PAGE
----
An official request has been made to the Wayne County district attorney asking her to investigate the alleged changing of loan documents handled by Honesdale Borough.
— An official request has been made to the Wayne County district attorney asking her to investigate the alleged changing of loan documents handled by Honesdale Borough.
The move came during a special meeting of the Honesdale Borough council on Wednesday afternoon and targets the anchor building loan which is handled through the borough.
Councilman Bob Jennings made the motion, requesting District Attorney Janine Edwards "to accept allegations of wrong-doing involving the recent modification of the DCED anchor loan documents, circumventing or countermanding of council action regarding the term of the subject loan, and providing false and/or misleading information to proposed substitute counsel ..."
It further asks the DA to "... immediately refer them to the United States Attorney and the Federal Bureau of Investigation in Scranton, Pennsylvania, for full and complete investigation and, if warranted, prosecution of same."
The issue centers on a recent controversy which was discussed by members of the council where it was alleged that councilman Scott Smith changed the terms of the loan documents from 20 years to 30 years without consulting an attorney.
The anchor loan project is administered by the Pennsylvania Department of of Community and Economic Development. It basically allows an entity like the borough to administer a loan, in this case for $255,000.
As that loan is paid back, the borough can then make loans to other businesses for various improvements.
The motion by Jennings was seconded by councilwoman Juanita Pisano, who said she was concerned about what had taken place.
She said the matter had "painted a bad light" on everyone on the council.
"I had nothing to do with it," said Pisano. "I would like it cleared up."
Council vice-president Jim Brennan, running the meeting in the absence of president F.J. Monaghan, asked if Jennings was alleging "members of the council acted illegally?"
"It's to have an investigation," said Jennings. "It was altered from 20 to 30 years and never brought up to us. It's a serious matter."
Smith said since the motion was "directed at me," he wanted to explain to the council what had happened.
Smith said he did "not remember" if the loan documents were for 20 or 30 years. He claims he attempted to reach borough solicitor Rich Henry, who was in Harrisburg at the time.
However, Smith said he could not reach Henry.
It was around the same time that attorney Jason Ohliger said he was contacted by Smith to look at some paperwork, which he understood were "loan documents."
Ohliger also said Smith had asked him if he were interested in becoming an "alternate solicitor" for the borough.
But when the matter came before the council, the term "substitute solicitor" was on the agenda, something Ohliger said he did not appreciate.
Ohliger came to the last council meeting and during public comments said someone in that position is asked to give an opinion "when you don't like what your solicitor says. That is not a reason to appoint a substitute solicitor."
Henry said at the last council meeting that Smith had contacted him when he was in Harrisburg and the conversation was about the anchor building loan. He said Smith asked him about the loan length, whether it was 20 or 30 years.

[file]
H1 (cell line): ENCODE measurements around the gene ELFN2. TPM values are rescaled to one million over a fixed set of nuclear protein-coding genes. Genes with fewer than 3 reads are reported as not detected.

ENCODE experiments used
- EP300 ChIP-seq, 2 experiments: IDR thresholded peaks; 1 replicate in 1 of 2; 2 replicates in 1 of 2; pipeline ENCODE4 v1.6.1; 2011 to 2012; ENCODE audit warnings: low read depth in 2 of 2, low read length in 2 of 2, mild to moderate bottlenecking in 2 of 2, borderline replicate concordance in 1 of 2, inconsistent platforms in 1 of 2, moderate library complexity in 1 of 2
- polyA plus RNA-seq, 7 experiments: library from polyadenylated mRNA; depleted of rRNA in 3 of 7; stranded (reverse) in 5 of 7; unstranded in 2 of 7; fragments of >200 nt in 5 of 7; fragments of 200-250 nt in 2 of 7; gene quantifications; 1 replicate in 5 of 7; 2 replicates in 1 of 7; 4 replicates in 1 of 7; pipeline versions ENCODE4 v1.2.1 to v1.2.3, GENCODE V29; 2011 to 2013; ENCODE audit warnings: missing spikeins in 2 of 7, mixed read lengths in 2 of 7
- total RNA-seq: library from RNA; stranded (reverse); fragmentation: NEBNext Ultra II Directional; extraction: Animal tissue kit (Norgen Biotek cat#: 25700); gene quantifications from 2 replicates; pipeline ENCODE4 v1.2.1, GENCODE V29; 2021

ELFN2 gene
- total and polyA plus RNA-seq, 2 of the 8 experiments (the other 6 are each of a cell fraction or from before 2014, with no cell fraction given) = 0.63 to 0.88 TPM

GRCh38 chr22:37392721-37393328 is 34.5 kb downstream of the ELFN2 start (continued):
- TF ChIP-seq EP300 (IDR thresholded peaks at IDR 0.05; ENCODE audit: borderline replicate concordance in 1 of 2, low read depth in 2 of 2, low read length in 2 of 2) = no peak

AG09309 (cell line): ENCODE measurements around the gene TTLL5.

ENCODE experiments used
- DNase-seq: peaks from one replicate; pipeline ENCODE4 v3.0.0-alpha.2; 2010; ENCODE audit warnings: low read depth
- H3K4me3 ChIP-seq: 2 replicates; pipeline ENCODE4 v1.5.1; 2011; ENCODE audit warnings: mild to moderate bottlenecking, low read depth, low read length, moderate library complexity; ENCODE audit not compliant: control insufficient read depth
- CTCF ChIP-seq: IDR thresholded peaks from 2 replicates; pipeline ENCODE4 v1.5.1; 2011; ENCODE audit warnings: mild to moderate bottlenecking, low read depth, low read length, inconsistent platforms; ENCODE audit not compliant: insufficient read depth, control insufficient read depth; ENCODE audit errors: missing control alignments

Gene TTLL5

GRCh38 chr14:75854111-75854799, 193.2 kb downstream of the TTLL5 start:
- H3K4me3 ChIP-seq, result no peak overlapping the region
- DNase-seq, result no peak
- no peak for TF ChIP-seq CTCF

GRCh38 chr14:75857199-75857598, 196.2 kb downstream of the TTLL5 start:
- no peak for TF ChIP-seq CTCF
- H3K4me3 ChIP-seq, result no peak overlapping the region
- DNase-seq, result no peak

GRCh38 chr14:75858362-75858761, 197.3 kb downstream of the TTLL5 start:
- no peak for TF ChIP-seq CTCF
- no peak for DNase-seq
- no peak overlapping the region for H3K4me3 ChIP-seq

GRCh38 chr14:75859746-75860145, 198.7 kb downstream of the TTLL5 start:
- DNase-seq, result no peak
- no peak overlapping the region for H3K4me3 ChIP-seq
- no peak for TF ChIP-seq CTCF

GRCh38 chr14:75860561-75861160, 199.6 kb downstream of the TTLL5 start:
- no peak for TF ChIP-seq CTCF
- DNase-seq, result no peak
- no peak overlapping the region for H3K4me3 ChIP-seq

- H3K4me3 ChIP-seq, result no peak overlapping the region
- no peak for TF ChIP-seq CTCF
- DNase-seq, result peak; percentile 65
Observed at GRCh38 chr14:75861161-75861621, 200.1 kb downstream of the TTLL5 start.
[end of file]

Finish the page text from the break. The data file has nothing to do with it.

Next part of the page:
Henry said the council had voted to make it a 20 year loan.
"Apparently he did not like that response," said Henry.
In fact, at the last meeting of the council, Henry said the loan documents had been altered without his approval. That alteration was extending the terms of the loan from 20 to 30 years.
That was the basis for the motion which was made by Jennings on Wednesday.
Smith did say Wednesday he had a meeting with Smith and Morris, the company seeking the anchor loan, at around that time and also said he did change the loan documents from 20 to 30 years.
But, said Smith, there was no "malice or aforethought of doing anything wrong."
He said he did not understand the "significance" of having the district attorney and "others" brought into the matter.
Councilman Harry DeVrieze, however, had a different take on the matter.
"You may not have remembered it was 20 or 30 years," said DeVrieze. "But Smith and Morris did. They came to you and asked to change the documents."
DeVrieze went on to say there were other council members available to discuss the matter but nobody was contacted and the documents were changed.
"They approached you to lower the payment," said DeVrize.
"It didn't change the payment," said Smith.
But attorney Henry said during a recent meeting the payment portion of the document was not changed but should have been since the terms were changed.
"I think it should be looked into," said DeVrieze. "It was in the minutes to approve a 20-year loan."
Henry said on Thursday when the documents were altered, "it would have required new documents."
He believes when they were changed it was simply forgotten to change the payment amount.
"They didn't think about that when they did it," he said.
When the vote was taken at Wednesday's special meeting to move forward with the request to the DA, it passed 5-1.
Smith was the only person to vote against the motion.
Voting for the motion were Jennings, DeVrieze, Pisano, Brennan and Mike Slish.
On Thursday morning, Henry said it is his plan to discuss the matter "as soon as possible" with the district attorney.
Henry said they will propose that she follow the motion to refer the case to the U.S. Attorney and the FBI.